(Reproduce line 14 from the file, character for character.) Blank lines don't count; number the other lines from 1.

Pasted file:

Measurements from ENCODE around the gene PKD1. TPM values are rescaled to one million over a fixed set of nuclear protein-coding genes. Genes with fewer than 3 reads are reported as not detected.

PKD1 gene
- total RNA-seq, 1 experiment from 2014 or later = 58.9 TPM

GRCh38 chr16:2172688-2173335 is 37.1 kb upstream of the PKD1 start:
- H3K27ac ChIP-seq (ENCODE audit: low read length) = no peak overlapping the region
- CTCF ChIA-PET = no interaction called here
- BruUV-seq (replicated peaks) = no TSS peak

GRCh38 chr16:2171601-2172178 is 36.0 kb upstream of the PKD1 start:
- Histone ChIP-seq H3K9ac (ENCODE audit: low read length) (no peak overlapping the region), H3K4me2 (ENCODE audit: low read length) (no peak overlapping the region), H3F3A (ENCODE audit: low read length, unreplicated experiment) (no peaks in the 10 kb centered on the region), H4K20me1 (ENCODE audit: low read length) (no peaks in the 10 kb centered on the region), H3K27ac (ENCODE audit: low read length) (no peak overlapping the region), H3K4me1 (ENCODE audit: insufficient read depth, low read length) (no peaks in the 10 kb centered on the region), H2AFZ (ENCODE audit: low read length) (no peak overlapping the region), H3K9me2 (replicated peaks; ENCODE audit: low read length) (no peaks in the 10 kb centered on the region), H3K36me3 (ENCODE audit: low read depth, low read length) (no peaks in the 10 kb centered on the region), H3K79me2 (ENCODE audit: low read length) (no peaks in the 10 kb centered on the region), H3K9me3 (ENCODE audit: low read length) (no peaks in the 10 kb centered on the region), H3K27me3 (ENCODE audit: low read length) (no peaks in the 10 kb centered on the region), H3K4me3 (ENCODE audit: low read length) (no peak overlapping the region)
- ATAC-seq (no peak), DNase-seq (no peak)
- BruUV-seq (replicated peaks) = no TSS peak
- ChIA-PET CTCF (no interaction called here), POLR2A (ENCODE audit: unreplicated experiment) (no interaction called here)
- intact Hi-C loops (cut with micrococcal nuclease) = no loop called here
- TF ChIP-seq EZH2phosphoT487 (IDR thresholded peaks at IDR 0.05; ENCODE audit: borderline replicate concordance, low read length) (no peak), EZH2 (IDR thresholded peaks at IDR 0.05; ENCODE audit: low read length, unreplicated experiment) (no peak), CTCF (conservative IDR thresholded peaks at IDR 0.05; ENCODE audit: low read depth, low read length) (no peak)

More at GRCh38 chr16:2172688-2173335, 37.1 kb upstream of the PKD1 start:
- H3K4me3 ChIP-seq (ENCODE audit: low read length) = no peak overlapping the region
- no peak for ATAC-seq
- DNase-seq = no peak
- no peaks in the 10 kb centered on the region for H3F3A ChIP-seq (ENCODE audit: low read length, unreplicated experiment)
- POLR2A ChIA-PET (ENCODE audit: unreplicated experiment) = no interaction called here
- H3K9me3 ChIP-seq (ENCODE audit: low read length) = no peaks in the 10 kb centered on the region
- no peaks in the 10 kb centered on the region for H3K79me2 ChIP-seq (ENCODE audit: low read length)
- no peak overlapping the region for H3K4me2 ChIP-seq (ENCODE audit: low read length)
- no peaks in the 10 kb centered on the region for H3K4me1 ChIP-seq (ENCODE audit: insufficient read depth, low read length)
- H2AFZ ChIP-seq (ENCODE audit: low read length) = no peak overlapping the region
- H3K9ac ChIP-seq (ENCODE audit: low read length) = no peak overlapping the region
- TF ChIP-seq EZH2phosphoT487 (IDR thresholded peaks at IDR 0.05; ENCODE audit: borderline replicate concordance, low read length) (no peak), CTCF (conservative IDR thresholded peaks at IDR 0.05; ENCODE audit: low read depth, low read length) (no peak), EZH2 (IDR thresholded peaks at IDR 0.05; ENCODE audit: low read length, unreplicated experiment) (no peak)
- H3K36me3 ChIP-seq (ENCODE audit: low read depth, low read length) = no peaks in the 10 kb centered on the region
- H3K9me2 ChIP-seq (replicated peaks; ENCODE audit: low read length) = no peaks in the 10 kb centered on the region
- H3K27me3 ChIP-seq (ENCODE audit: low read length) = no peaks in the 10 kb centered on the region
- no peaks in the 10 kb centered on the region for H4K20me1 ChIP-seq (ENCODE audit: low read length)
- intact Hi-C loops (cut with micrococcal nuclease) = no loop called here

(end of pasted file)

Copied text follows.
- TF ChIP-seq EZH2phosphoT487 (IDR thresholded peaks at IDR 0.05; ENCODE audit: borderline replicate concordance, low read length) (no peak), EZH2 (IDR thresholded peaks at IDR 0.05; ENCODE audit: low read length, unreplicated experiment) (no peak), CTCF (conservative IDR thresholded peaks at IDR 0.05; ENCODE audit: low read depth, low read length) (no peak)